We have been working proactively with these states for months to prepare for and respond to flooding. We encourage people to remain vigilant and stay prepared as high river levels are expected to continue for weeks; perhaps until the end of the summer. And if you’ve been affected by the flooding, see if disaster assistance is available in your county.

Here's a look at some of the ways we continue to work with other government agencies to provide resources and expertise to help individuals, communities, and states prepare for and respond to the rising waters:

  • The U.S. Army Corps of Engineers is providing FEMA and other federal agencies with hydrologic reports and expertise related to river level forecasts. The information provided by the Army Corps is shared with our emergency management partners at the local, state, and federal levels.
  • The National Geospatial-Intelligence Agency is providing geo-intelligence along the Missouri River. This information is used to create flood inundation mapping that assists local and state emergency managers make informed decisions to protect life and property.
  • The U.S. Department of Transportation is providing continuous updates on the status of major and critical transportation routes.
  • The Civil Air Patrol is performing aerial reconnaissance to provide high resolution imaging of flooding.
  • Subject-matter experts from the Department of Energy and the Environmental Protection Agency are mission-assigned to provide guidance on the assessment of the electrical grid, powerlines, waterlines, and wastewater treatment facilities in the impacted area.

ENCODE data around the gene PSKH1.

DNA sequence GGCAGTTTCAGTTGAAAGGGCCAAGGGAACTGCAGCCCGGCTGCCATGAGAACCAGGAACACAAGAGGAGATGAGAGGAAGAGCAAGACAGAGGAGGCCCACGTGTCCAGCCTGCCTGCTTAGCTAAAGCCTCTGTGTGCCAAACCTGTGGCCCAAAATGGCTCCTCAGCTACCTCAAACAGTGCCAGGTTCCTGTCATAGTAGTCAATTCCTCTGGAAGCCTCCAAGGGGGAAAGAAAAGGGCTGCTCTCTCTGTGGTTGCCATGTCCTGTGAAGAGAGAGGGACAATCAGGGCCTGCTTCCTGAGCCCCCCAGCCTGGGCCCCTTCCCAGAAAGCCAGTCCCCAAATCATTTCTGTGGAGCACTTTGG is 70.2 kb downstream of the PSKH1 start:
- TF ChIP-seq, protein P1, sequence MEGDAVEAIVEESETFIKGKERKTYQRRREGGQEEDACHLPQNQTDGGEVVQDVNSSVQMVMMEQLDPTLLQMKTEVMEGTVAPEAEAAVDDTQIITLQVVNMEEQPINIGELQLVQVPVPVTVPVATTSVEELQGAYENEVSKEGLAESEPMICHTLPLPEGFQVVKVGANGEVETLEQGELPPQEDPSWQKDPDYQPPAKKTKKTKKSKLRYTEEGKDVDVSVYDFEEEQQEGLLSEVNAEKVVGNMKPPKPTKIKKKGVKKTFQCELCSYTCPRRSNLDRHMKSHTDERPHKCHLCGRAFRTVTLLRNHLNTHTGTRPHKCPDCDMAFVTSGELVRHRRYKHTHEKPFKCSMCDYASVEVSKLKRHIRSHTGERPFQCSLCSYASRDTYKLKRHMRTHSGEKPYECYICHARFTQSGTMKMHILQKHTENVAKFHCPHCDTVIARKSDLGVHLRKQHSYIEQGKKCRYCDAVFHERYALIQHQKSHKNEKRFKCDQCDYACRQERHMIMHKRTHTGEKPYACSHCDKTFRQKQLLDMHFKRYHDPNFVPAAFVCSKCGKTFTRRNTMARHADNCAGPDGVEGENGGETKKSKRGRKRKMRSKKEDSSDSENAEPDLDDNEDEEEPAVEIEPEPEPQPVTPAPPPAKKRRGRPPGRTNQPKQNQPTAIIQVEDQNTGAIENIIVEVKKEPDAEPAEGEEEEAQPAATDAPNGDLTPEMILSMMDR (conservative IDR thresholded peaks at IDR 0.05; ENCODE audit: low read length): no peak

For more information on FEMA’s efforts, check out the “Floods” category on the blog, and be sure to visit to get prepared today.

Recalling A Visit to Minot


Minot, North Dakota, is currently experiencing some pretty devastating flooding. I visited Minot on Wednesday to review response and recovery operations there, to meet with State and local officials, as well as the FEMA team on the ground. State and local officials have been doing an amazing job keeping their citizens safe and supporting disaster survivors. Given the large amount of damage caused by the flooding, the fact that there has been no loss of life is a true testament to the importance of the swift actions leaders took in order to ensure safety. Mayor Zimbelman of Minot, Mayor Gruenberg of Burlington, Governor Dalrymple, and The Adjutant General, General Sprynczynatyk, have been leading their teams in doing great work, and I’m proud of the FEMA team that’s supporting their efforts.

Minot, ND, June 29, 2011 -- Rich Serino, FEMA deputy administrator, surveys flooding in Minot with The Adjutant General, General Sprynczynatyk.
Minot, ND, June 29, 2011 -- Rich Serino, FEMA deputy administrator, surveys flooding in Minot with The Adjutant General, General Sprynczynatyk.

I surveyed flooding throughout Minot and nearby affected counties by helicopter with General Sprynczynatyk. The devastation is severe. Infrastructure, homes, and businesses are affected. Many buildings are completely submerged by water, with roofs barely visible. But even with all the devastation, there were also many success stories with flood-fighting measures. As we surveyed other counties affected by flooding, I saw where the Corps of Engineers was working on protective measures for other structures and neighborhoods.